The hut nestles amidst scrubby sub-alpine vegetation. As you emerge from the trees onto a rocky hillside, you see it across the valley. Dark beech forest laps at the hut on one side, and cliffs rise on the other. A kea calls. A stream rushes far below. You are not the first at the hut—a thin wisp of smoke rises from the chimney. You smile and look forward to warming your hands and drying your socks by the fire.
As each hiker arrives at the hut, they are greeted by those already resident.
“G’day. Did you come of from Sharplin Falls this morning?”
“Going to Woolshed Hut tomorrow, or all the way out?”
“Where are you from?”
“Oh, you’re from Southbridge. My mother lives there. Do you know her?”
“Is this your first visit to New Zealand?”
“Do you do much tramping?”
As afternoon wears on, the hut fills up. Locals, tourists, couples, solo hikers, and families with kids. A dozen or more strangers bunking together, cooking and eating together. There are no cell phones to divide you. You are all present in this place together. You share matches, hot water, chocolate, and reading material. As the evening wears on, a bottle of scotch might be passed around. You talk about your homes, previous travels, and your current aches and injuries. You tell stories. You laugh. You wish each other good night.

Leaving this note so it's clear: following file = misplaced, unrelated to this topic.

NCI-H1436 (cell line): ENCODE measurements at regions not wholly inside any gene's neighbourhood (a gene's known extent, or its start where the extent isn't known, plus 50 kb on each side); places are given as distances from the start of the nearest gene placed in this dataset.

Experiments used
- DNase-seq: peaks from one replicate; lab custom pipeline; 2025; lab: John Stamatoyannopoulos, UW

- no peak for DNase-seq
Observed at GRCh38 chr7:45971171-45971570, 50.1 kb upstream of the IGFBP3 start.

In the morning, some carry on downhill while you toil up Others, you know you will see again at the next hut. You bid them all a cheerful farewell, feeling like old friends.
When I first came to New Zealand, I found the idea of backcountry huts a bit odd. I didn’t have to hike with a tent? I’d just bunk with other hikers in a hut provided at just the right spot? I was used to hiking in the US, and for me backpacking (tramping) meant getting away from other people and setting up my tent in a place of complete solitude. I was dubious.
Twelve years and many backcountry huts later, I’m sold on the hut system. Not only is it lovely to not have to carry a tent, I’ve come to enjoy the social aspect of the hut experience.
That’s not to say I enjoy listening to half a dozen strangers snore next to me all night, or that I don’t sometimes wish my hut mates were less talkative, but on the whole, the people I’ve met and the things I’ve learned—about other places, other cultures, and sometimes even about my own neighbours—far outweigh the negatives.